Despite the late hour, Johnson came to the phone and admitted that he had failed to vote for several civil rights bills so he could wait for a more auspicious time.

"I just couldn't bring myself to do it," Pickle recalled Johnson saying. "But you did today. On your first big vote in Congress. And I just said to myself that I wasn't going to let this night go by until I had called you and told you personally that your president is proud of you."

That was one of Pickle's favorite stories -- he had hours of them -- and it usually ended the same way. "Pretty heady stuff for a young man," he would say, choking up.

To the end of his life, Pickle always referred to himself as a "Johnson boy."

"There is a hole in our family's heart with the loss of Jake Pickle," former first lady Lady Bird Johnson said in a statement. "He was a master storyteller, a can-do public servant, and a most loyal friend this family ever had.

"They simply don't make better citizens or friends than Jake. Four generations of Johnsons will always be his forever fans," she said.

By the time he retired, Pickle was the third-ranking Democrat on the influential Ways and Means Committee -- leaving just before Republicans claimed majority control of the U.S. House.

Back in Austin , Pickle settled into an emeritus role. He refused to pick a successor, who ended up being Democrat Lloyd Doggett. He passed the time with friends (usually at the now-closed Holiday House restaurant), made the occasional speech and delivered many a eulogy for a fallen friend.

"He really set the standard for accessibility and integrity in office," Doggett said. "I saw just an incredible adaptability to a changing city and a changing constituency."

One thing never changed. Everywhere he went, Pickle continued to work the crowd, listening to people talk about their lives and asking what he could do to help.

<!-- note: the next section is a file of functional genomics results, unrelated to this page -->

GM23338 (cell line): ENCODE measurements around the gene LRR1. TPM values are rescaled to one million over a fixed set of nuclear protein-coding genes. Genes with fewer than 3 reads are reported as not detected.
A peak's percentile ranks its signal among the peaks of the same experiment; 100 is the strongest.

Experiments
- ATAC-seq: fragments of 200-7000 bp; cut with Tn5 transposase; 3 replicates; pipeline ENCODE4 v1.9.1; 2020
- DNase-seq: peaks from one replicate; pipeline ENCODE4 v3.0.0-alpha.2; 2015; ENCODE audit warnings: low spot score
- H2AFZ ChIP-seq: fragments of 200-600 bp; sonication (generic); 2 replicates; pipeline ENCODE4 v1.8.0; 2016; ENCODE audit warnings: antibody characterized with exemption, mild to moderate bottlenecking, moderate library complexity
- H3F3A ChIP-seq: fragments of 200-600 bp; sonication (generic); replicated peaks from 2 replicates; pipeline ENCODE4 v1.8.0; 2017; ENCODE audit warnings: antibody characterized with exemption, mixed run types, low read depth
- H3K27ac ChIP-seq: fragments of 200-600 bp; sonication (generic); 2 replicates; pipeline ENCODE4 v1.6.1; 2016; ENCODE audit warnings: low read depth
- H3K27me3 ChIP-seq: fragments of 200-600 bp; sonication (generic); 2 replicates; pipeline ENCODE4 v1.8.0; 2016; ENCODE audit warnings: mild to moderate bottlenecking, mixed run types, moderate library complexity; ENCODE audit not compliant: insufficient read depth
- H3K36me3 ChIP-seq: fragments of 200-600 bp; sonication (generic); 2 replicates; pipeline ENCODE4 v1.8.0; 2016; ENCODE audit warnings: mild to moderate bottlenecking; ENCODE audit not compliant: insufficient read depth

At Westminster Manor, a life-care facility where the Pickles lived, Jake would take forever to walk through the dining hall.

"He would find out who was doing what, ask what they needed," said Luci Baines Johnson, daughter of the former president. "You just wanted to say, 'Jake, you're not running for anything anymore.' But he was always running for how to be a friend for those in need."

With Pickle blind in one eye and often fighting vertigo, Butler frequently served as his taxi service -- with Jake still calling him Mayor Wonderful. Like others who drove Pickle, Butler would extract a promise before agreeing to drive.

"I used to tell him, 'Now Jake, I am not going to take you unless you agree that when it's time to leave, you'll leave. I am not going to stand around anymore while you work the crowd,' " Butler said. "He truly loved people. If you went to a restaurant, he would stop at every table."

A rascal at heart

James Jarrell Pickle was born in 1913, the fourth of five children. Mischievous by nature, he was 4 when he earned his nickname while his family was acting out a drama for entertainment. His character, Jake, was a rascal; the name stuck.

Pickle began a love affair with the University of Texas when he arrived in Austin in 1932 with hopes of becoming a lawyer. The Great Depression was in full swing, and Pickle lived in Little Campus, the "poor boy's dorm" that was the former Texas Asylum for the Blind. He delivered milk supplied by a Manor farmer, clearing about a penny a bottle -- enough for one good meal a day.

For his junior year, Pickle moved up to a job as night watchman at the Capitol, delighting in riding a bicycle over the newly laid terrazzo floor -- until the skid marks were discovered and he was fired (only to be rehired when a Lubbock state senator lobbied on his behalf).

Pickle enjoyed moderate success on UT wrestling and swim teams, but law school proved a bit tougher. He failed a few classes and lost interest in a legal career.

He filled his extra time with a run for student president, defeating future U.S. Rep. Bob Eckhardt with help from future Texas Gov. John Connally. (Pickle would manage Connally's successful campaign for UT president the next year.)

"This university opened the doors of the world for me, and I love it dearly," Pickle said in a 2001 interview. And he repaid that debt by directing millions of dollars to the university for research, technology and educational programs. Pickle also steered money toward the new Austin-Bergstrom International Airport and to Sematech, a consortium of semiconductor companies that helped transform Austin into a high-tech mecca.

It was Connally who introduced Pickle to perhaps the greatest influence on his political life, Lyndon Johnson, who was then the congressman representing Austin and the rest of the 10th District.